8 Olympic athletes banned for trying to lose

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8 Olympic athletes banned for trying to lose

From Comcast SportsNet
LONDON (AP) -- Eight female badminton doubles players were disqualified Wednesday from the London Olympics after trying to lose matches to receive a more favorable place in the tournament. The Badminton World Federation announced its ruling after investigating two teams from South Korea and one each from China and Indonesia. It punished them for "not using one's best efforts to win a match" and "conducting oneself in a manner that is clearly abusive or detrimental to the sport" in matches Tuesday night. "We applaud the federation for having taken swift and decisive action," IOC spokesman Mark Adams told The Associated Press. "Such behavior is incompatible with the Olympic values." Erick Thohir, the head of Indonesia's Olympic team, told the AP that the Indonesian team will appeal. The BWF said South Korea had also appealed. The competition was to continue later Wednesday. It was unclear if four eliminated teams would be placed into the quarterfinals or if the competition would restart at the semifinal stage. Thohir accused Chinese players of losing on purpose in the past. "China has been doing this so many times and they never get sanctioned by the BWF," Thohir said. "On the first game yesterday when China did it, the BWF didn't do anything. If the BWF do something on the first game and they say you are disqualified, it is a warning for everyone." IOC Vice President Craig Reedie, the former head of the international badminton federation, welcomed the decision. "Sport is competitive," Reedie told the AP. "If you lose the competitive element, then the whole thing becomes a nonsense. "You cannot allow a player to abuse the tournament like that, and not take firm action. So good on them." The eight disqualified players are world doubles champions Wang Xiaoli and Yu Yang of China and their South Korean opponents Jung Kyun-eun and Kim Ha-na, along with South Korea's Ha Jung-eun and Kim Min-jung and Indonesia's Meiliana Jauhari and Greysia Polii. The players went before a disciplinary hearing Wednesday, a day after spectators at the arena booed their performance after it became clear they were deliberately trying to lose. International Olympic Committee President Jacques Rogge had been at the venue but had left shortly before the drama unfolded. The IOC said it would allow badminton's ruling body to handle the matter. Paul Deighton, chief executive officer of the London organizers, said there would be no refunds for the evening's badminton program. Chairman Sebastian Coe called what happened "depressing," adding "who wants to sit through something like that?" Teams blamed the introduction of a round-robin stage rather than a straight knockout tournament as the main cause of the problem. In the round-robin format, losing one game can lead to an easier matchup in the next round. The Chinese players were accused of leading the way by deliberately losing a game. This led to other teams behaving in a similar way to try to force an easier quarterfinal. At one stage, both teams appeared to be trying to lose. Wang and Yu and their opponents were booed loudly by the crowd after dumping serves into the net and making simple errors, such as hitting the shuttlecock wide. The longest rally in their first game was only four strokes. The umpire warned them, and tournament referee Torsten Berg spoke to all four players but it had little effect. At one stage, Berg showed a black card, which usually means disqualification, but the game continued. Eventually, the Chinese women lost 21-14, 21-11 and both pairs were jeered off the court. One of the world's top male players, 2004 Olympic singles champion Taufik Hidayat of Indonesia, called the situation a "circus match." The teams had already qualified for knockout round, but the result ensured that the top-seeded Wang and Yu would have avoided playing their No. 2-seeded Chinese teammates until the final. The problem was repeated in the next women's doubles between South Korea's Ha and Kim Min-jung and their Indonesian opponents. Both teams were also warned for deliberately losing points in a match the South Koreans won 18-21, 21-14, 21-12. China's Lin Dan, the No. 2-ranked men's singles player, said through an interpreter the sport is going to be damaged. "Especially for the audience," he said before the disqualifications were announced. "This is definitely not within the Olympic spirit. But like I said before, it's not one-sided. Whoever sets the rule should make it knockout so whoever doesn't try will just leave the Olympics." Beijing badminton silver medalist Gail Emms said the matches were embarrassing to watch. "It was absolutely shocking," she said. "The crowds were booing and chanting 'Off, off, off.'"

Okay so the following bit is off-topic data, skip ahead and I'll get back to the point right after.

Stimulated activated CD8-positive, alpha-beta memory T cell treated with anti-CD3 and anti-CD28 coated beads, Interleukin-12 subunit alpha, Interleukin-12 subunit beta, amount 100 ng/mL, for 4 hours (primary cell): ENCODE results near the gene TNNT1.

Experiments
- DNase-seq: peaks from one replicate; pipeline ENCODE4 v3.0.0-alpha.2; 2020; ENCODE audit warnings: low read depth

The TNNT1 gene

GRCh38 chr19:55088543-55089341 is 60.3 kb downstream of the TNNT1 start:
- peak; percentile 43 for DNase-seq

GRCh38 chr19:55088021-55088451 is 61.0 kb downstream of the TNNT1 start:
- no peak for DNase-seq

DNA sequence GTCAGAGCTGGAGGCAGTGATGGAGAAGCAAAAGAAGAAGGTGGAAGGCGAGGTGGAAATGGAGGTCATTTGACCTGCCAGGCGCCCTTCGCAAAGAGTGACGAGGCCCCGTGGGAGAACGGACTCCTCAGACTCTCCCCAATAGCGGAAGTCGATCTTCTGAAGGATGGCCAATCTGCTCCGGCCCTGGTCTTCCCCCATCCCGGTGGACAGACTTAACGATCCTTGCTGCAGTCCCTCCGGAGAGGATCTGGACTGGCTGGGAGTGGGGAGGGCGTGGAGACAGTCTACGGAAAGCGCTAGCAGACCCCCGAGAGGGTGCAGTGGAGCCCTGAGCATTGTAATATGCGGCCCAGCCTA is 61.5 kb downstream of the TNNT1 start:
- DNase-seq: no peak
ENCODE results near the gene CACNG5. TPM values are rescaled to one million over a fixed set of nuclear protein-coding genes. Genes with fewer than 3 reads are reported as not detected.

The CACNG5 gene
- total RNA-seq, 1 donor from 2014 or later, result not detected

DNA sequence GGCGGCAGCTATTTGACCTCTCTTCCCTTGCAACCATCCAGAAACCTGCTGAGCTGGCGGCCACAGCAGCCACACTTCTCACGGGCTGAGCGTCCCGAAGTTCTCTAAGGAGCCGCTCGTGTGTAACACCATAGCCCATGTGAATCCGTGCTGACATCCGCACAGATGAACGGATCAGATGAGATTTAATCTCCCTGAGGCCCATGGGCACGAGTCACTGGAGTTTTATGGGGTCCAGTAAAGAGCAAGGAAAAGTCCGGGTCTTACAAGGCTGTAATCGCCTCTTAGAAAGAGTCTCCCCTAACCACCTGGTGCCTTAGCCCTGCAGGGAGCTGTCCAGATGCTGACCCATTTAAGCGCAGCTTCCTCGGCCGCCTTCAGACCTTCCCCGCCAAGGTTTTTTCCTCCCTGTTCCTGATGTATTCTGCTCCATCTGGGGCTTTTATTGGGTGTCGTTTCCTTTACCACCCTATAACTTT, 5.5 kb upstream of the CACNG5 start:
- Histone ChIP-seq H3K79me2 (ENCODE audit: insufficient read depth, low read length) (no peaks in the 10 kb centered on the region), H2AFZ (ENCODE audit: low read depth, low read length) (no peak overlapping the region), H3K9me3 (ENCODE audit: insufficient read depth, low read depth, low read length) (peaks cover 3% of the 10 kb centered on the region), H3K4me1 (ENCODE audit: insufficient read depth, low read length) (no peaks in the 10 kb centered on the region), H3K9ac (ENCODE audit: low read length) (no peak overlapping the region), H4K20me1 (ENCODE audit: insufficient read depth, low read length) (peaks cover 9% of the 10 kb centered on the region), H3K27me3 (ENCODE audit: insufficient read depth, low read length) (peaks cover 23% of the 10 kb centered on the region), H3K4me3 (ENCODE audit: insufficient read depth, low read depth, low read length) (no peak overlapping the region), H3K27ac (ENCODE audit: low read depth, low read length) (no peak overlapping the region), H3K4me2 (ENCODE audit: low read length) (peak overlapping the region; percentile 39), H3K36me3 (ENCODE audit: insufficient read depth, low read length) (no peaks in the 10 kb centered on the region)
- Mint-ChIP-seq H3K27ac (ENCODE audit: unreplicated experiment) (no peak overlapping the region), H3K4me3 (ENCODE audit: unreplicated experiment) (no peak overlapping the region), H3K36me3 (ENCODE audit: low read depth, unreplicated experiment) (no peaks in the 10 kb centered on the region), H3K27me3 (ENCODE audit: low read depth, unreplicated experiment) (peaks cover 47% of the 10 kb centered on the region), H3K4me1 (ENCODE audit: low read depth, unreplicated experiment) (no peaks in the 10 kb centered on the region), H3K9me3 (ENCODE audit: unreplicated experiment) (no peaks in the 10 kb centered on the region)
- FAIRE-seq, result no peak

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Despaigne allows four key runs in 6-2 Orioles loss

Despaigne allows four key runs in 6-2 Orioles loss

Twins 6, Orioles 2

Winner-Pressly (5-5)
Loser-Despaigne (0-2)